Intro by Chamira Young
After getting through 2020, there's no question that all of us will face challenges in our lives. What matters most is what we do with those challenges. In today's post we feature photographer Greg Wickenburg, who turned an overwhelmingly difficult life circumstance into creative inspiration. When Greg was 17, a car accident rendered him a C5 quadriplegic, paralyzed from the shoulders down, and with only partial arm movement and no use of his hands, fingers, waist, or legs. Fast forward to today, and as a photographer he creates his own unique workflow and makes double eye-catching, award-winning double exposures that really stand out from the crowd. Talk about inspiring!
Check out the post below and gain insight into Greg's workflow. It's so cool to see his unique creative process as he uses both the the SP 150-600mm VC G2 and the 18-400mm VC HLD. Also, click on the images below to learn more about these great lenses from the Tamron team!
Greg Wickenburg uses the Tamron SP 150-600mm VC G2 and 18-400mm VC HLD lenses to seamlessly merge silhouettes with nature.
By Jenn Gidman
Images by Greg Wickenburg
When Greg Wickenburg was 17, his life changed dramatically: A car accident left him a C5 quadriplegic, paralyzed from the shoulders down, with only partial arm movement and no use of his hands, fingers, waist, or legs. Greg had always enjoyed photography as a spectator, and in the '90s he picked up a film camera in the hopes of launching a new hobby—but having to finagle the camera and other equipment was challenging. "I couldn't hold the camera right, couldn't change the settings myself, couldn't zoom in and out," he says. "It got so frustrating that I eventually just quit."
Flash-forward more than 20 years later, into a time when digital cameras and other technological advances have settled in to the imaging landscape, and Greg saw another opening to jump back into his long-lost passion. "Two years ago in December, I saw a picture of a double exposure online—a photo of a silhouetted face filled in with pink blossoms—and became inspired all over again," he says. "I realized that if I could do the double-exposure process in-camera and not have to mess around with Photoshop too much, this could be my path back into image-making."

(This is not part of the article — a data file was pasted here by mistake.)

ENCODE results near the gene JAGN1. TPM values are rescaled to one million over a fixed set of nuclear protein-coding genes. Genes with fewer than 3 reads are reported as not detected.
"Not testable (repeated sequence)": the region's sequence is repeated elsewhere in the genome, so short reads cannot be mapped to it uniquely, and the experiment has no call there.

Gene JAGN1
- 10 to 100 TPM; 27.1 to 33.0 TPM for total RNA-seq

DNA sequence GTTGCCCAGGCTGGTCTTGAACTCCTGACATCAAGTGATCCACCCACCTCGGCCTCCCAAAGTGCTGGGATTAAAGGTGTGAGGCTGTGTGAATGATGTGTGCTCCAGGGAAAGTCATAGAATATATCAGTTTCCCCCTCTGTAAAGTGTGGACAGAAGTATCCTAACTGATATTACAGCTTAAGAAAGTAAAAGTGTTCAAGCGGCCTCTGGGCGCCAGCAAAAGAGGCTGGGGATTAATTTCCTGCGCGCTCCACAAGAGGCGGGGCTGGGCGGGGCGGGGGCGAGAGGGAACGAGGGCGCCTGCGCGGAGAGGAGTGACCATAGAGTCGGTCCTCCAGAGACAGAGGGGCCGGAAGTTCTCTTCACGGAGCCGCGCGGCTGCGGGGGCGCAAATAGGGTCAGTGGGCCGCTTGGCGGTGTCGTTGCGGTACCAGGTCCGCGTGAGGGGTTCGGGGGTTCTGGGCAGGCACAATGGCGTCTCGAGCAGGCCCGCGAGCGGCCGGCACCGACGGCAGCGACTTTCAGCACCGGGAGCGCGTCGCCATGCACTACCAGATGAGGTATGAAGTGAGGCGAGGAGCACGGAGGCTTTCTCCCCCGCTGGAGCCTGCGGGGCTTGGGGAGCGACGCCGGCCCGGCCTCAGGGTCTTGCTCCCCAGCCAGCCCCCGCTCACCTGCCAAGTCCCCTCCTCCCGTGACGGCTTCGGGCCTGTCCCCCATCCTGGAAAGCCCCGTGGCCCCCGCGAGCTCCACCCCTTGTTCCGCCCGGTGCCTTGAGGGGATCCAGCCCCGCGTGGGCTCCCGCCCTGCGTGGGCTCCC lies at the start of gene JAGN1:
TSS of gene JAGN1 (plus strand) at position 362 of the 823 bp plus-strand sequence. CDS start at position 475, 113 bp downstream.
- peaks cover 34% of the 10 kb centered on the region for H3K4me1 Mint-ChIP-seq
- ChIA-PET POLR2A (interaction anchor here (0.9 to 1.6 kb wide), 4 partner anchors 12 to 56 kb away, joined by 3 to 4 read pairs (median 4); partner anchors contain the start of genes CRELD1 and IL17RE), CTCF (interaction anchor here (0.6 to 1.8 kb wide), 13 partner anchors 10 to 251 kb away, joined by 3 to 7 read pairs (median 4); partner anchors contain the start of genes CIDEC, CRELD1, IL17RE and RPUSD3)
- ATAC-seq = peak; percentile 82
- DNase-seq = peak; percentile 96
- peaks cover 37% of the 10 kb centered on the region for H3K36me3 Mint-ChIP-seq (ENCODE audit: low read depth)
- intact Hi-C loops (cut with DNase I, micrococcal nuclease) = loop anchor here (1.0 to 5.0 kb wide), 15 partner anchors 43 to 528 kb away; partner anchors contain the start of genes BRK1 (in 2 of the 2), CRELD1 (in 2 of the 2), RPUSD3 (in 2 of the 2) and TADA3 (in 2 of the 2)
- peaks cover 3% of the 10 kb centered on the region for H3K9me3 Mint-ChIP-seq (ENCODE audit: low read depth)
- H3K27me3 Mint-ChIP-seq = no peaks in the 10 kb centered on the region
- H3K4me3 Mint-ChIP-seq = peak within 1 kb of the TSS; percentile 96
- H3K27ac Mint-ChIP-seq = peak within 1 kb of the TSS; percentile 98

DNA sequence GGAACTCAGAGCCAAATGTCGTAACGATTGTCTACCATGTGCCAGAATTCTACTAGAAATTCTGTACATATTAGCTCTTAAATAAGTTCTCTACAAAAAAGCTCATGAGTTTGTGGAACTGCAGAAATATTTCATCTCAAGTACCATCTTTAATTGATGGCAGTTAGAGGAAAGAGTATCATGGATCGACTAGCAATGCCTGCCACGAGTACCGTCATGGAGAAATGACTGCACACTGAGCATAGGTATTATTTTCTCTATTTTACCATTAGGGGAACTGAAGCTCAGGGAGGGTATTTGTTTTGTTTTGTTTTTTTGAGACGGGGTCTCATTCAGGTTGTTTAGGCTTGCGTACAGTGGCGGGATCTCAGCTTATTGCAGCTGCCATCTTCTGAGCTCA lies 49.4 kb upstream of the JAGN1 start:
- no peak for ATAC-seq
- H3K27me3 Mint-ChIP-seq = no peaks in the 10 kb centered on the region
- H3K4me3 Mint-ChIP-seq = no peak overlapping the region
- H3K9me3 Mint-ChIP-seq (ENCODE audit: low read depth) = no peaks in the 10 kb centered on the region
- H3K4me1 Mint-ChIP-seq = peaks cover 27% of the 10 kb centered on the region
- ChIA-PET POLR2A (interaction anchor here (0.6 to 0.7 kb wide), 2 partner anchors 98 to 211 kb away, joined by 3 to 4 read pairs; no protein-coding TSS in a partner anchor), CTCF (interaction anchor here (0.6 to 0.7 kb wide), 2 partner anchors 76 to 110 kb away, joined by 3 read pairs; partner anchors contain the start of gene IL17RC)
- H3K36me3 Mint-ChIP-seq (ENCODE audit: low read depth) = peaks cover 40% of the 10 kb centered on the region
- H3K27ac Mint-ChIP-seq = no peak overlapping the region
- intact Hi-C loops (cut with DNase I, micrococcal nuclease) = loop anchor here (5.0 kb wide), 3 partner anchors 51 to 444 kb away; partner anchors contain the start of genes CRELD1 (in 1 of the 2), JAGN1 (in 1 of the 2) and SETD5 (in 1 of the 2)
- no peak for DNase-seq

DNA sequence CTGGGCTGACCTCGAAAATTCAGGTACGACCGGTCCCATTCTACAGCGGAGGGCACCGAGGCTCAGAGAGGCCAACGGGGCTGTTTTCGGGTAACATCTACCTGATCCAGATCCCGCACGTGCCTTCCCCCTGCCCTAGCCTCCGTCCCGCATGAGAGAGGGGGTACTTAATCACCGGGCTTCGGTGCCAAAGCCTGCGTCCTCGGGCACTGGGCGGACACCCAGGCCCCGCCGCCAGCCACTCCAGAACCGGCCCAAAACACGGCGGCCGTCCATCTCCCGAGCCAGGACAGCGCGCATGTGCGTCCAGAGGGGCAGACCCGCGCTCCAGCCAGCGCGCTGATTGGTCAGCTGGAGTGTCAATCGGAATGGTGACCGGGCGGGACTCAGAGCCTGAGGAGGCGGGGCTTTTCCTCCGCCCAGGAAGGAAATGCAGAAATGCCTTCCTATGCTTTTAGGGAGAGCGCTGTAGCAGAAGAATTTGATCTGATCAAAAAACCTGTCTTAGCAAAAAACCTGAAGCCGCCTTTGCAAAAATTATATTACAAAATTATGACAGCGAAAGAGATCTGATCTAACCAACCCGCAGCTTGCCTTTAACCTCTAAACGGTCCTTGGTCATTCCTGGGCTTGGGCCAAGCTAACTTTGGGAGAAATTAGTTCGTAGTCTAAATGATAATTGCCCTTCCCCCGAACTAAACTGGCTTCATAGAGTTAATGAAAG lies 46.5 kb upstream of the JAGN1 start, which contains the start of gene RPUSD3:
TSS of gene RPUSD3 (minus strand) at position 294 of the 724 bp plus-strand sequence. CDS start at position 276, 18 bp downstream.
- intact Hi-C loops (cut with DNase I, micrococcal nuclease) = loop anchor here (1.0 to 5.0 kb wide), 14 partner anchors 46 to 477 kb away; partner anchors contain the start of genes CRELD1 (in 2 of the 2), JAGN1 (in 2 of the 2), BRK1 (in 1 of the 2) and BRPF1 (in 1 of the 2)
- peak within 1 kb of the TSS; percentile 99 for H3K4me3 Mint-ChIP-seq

That's exactly what Greg has been doing since, creating award-winning double exposures that merge silhouettes with wildlife and nature scenes (you can check out more of his work at www.gregwickenburg.com). "I've been mostly self-taught, and one of the first things I had to do was determine which cameras could do multiple exposures, since they don't all do so," he says. "Once I got my Canon 70D, I went online and watched YouTube videos and tutorials to get up to speed on how to do them. After that, there was a lot of trial and error on my part, because you can't know how to piece the images together correctly until you actually do it yourself—it took a lot of practice on my part."
Early on in his double-exposure adventures, Greg found himself drawn to wildlife, which proves challenging to photograph, and which necessitated lenses that he could adapt to his unique workflow. "I can't change lenses while I'm out there, so I need versatile zooms that allow me to capture a variety of images," he says. "My power wheelchair can sometimes scare wildlife if I get too close, and I've also had instances when my wheelchair has become stuck in mud or gravel, so I need zoom lenses with longer reach so that I don't have to venture too close, or too far off the path."
Greg's two picks from Tamron: the SP 150-600mm VC G2 and the 18-400mm VC HLD. "The 18-400 is by far the lens on my camera most often, due to its terrific range," he says. "I can use it inside my home, in my yard, and when I travel further into my neighborhood. I'll often use that lens to take the first shot of my double exposures, which is typically a silhouette of a person. Then I'll tap into the 150-600 when I go out to take wildlife and nature photos and need a slightly longer reach."
Read the rest of the post here!
Check out "Why?" one of the most popular features on the SCU Blog. It's a very simple concept - one image, one artist and one short sound bite. Each artist shares what makes the image one of their most favorite. We're over 100 artists featured since the project started. Click on the link above and you can scroll through all of the episodes to date.